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December Patch Tuesday: 3 bulletins critical, 4 important

Microsoft's security bulletins for December affect all currently supported versions of Windows.

This month's critical vulnerabilities were found in DirectX, Windows Media Format Runtime, and Internet Explorer. All three have the potential to allow remote code execution.

The DirectX issue is a longstanding one, affecting all currently supported versions of Windows (from 2000 to Vista) and versions 7.0, 8.1, 9.0c and 10.0 of DirectX itself. A maliciously crafted streaming media file can trigger the execution of code delivered within the media. It appears to be related to a DirectShow vulnerability that was patched in 2005.

The Windows Media vulnerability also involves code execution triggered by a maliciously crafted file.

The Internet Explorer update patches four vulnerabilities, the most serious of which allows remote code execution when visiting a maliciously crafted web page.

The effects of all the above issues is reduced if the user does not have administrative rights.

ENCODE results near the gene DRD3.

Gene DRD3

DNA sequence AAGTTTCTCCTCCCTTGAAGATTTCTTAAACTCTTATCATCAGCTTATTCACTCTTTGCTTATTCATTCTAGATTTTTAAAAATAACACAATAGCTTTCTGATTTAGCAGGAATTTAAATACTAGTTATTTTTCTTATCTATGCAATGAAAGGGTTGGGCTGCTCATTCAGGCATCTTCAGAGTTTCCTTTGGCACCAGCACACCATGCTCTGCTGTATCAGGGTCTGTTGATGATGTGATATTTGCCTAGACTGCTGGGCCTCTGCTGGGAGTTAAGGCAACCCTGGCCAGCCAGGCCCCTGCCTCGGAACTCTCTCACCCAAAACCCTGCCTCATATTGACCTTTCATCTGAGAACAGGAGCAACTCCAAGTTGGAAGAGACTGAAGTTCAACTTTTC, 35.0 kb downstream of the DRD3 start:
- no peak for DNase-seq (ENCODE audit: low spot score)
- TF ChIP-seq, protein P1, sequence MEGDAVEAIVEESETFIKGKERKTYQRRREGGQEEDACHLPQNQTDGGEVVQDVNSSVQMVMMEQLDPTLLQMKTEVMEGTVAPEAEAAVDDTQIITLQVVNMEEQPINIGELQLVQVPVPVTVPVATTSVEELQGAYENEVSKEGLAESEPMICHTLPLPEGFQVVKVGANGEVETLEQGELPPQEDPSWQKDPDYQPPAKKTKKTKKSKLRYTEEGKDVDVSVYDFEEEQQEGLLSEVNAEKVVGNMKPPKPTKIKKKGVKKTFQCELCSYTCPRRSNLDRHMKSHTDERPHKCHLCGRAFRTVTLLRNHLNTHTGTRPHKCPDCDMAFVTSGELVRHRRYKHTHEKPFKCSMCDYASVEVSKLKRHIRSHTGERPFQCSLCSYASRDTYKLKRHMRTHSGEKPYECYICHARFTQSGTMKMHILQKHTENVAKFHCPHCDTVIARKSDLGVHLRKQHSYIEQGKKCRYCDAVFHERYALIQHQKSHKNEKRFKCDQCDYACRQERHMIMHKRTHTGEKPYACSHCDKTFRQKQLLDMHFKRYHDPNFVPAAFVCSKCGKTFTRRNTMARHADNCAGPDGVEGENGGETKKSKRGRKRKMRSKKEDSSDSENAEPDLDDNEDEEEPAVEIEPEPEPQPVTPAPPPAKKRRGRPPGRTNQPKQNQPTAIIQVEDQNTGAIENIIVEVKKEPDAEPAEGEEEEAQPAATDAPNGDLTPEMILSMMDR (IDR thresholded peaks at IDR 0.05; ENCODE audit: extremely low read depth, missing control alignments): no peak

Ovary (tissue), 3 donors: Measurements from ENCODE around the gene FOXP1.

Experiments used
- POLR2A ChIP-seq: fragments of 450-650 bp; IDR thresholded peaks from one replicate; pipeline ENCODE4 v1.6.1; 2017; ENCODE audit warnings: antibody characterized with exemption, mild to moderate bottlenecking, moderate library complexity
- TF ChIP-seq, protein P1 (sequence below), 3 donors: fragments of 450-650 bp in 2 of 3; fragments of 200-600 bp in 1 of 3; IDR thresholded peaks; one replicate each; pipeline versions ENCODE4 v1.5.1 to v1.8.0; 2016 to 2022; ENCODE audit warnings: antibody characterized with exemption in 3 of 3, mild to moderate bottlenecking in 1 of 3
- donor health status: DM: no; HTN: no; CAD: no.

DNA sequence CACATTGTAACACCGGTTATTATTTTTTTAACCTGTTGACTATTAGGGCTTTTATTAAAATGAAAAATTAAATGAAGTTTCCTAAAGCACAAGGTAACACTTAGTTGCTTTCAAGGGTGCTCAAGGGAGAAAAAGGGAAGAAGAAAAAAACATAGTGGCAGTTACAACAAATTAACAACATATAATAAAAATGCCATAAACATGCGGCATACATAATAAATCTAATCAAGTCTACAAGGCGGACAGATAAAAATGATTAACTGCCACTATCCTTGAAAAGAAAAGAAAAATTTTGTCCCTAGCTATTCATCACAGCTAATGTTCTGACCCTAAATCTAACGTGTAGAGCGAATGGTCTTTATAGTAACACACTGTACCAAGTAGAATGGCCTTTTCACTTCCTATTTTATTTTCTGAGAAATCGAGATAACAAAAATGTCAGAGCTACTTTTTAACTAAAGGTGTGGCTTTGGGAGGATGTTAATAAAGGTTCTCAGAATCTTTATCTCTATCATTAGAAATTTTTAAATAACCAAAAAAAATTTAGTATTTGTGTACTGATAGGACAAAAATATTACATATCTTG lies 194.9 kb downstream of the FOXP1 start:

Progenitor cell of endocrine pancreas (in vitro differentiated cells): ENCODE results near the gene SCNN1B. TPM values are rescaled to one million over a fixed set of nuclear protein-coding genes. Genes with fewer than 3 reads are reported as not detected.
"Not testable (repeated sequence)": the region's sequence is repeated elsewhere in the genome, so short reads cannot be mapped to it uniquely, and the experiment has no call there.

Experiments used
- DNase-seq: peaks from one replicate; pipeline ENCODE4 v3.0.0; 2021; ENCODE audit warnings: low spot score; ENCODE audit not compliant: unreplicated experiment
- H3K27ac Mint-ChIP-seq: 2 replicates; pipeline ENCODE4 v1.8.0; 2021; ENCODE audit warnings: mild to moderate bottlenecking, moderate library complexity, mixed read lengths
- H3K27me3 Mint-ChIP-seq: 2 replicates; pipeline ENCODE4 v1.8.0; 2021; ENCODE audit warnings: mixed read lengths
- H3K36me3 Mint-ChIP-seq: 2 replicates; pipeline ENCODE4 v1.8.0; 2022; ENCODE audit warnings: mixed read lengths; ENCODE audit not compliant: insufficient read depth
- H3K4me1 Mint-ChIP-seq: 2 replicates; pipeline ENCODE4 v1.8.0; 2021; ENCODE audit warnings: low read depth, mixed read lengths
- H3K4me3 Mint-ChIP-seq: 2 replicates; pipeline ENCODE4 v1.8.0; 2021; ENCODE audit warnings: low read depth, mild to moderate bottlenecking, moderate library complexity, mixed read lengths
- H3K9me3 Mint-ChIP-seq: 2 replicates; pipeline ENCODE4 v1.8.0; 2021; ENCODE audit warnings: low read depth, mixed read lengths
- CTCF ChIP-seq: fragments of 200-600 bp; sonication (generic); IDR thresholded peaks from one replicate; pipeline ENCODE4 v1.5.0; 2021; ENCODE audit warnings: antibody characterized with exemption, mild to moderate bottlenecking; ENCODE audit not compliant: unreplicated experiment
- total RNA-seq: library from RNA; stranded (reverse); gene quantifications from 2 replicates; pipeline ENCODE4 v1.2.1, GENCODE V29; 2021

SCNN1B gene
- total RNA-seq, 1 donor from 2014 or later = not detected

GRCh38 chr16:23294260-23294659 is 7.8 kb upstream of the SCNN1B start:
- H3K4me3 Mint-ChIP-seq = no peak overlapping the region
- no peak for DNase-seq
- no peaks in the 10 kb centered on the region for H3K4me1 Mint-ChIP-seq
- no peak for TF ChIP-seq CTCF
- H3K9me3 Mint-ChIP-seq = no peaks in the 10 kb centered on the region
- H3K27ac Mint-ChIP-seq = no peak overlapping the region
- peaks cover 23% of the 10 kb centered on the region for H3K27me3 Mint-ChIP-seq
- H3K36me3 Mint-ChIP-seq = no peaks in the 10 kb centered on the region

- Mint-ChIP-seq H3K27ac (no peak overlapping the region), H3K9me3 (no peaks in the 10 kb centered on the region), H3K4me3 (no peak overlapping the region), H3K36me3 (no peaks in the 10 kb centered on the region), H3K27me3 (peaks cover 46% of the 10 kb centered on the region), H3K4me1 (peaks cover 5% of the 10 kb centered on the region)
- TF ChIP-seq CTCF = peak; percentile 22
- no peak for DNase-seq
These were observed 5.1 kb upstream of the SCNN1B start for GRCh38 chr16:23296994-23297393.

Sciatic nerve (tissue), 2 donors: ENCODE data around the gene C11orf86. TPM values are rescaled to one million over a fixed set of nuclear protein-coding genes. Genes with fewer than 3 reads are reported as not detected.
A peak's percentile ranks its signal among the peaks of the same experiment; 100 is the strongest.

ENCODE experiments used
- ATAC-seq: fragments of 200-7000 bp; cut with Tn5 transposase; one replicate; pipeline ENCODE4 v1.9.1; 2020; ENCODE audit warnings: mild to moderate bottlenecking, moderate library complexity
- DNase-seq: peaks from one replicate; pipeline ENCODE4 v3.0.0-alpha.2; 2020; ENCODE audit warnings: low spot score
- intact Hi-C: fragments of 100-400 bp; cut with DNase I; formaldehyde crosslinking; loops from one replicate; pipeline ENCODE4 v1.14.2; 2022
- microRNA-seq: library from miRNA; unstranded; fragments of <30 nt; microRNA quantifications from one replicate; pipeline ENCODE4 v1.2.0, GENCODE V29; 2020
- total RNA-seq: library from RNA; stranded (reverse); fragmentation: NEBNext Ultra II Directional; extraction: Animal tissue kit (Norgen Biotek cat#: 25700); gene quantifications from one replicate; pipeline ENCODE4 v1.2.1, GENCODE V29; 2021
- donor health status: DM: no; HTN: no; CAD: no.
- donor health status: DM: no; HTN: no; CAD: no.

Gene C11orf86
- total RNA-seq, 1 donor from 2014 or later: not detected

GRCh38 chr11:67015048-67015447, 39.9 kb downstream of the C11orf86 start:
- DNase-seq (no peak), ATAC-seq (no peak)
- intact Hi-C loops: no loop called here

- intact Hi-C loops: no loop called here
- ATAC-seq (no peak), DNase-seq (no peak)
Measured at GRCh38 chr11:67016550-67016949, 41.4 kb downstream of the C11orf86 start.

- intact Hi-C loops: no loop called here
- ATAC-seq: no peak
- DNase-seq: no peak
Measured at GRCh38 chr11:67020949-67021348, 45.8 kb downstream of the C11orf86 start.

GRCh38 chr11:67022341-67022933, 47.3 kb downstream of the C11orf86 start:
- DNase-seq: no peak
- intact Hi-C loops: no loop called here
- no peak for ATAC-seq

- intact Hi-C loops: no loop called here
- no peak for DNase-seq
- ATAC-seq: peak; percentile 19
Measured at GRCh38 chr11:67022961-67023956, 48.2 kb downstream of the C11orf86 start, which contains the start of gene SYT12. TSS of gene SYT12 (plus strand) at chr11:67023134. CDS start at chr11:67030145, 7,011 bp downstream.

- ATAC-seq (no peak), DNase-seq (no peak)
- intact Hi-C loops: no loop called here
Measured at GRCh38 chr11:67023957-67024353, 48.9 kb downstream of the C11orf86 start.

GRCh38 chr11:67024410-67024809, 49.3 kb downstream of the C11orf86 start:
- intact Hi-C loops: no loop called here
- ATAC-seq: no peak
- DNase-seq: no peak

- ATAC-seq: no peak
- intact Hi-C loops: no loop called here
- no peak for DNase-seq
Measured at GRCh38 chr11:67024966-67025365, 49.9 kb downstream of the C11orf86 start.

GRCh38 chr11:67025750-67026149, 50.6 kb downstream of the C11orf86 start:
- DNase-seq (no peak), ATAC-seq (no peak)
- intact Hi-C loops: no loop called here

THe remaining vulnerabilities addressed this month all have a maximum rating of Important.

Vista's gets an updated kernel to overcome a privilege escalation vulnerability plus a patch for SMBv2 to block a remote code execution issue. Windows 2000 and XP get a fix for a vulnerability in the Message Queueing Service.

Finally, the previously disclosed Macrovision SECDRV.SYS vulnerability allowing privilege escalation under XP and Server 2003 has been fixed.

The usual updates for the Malicious Software Removal Tool and the Windows Mail Junk E-mail Filter were also issued.

Non-security items released include an XP patch that improves the performance of web sites using AJAX, a Daylight Saving Time update, and bug fixes for Windows Live Writer.

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Stephen Withers

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Stephen Withers is one of Australia¹s most experienced IT journalists, having begun his career in the days of 8-bit 'microcomputers'. He covers the gamut from gadgets to enterprise systems. In previous lives he has been an academic, a systems programmer, an IT support manager, and an online services manager. Stephen holds an honours degree in Management Sciences and a PhD in Industrial and Business Studies.

 

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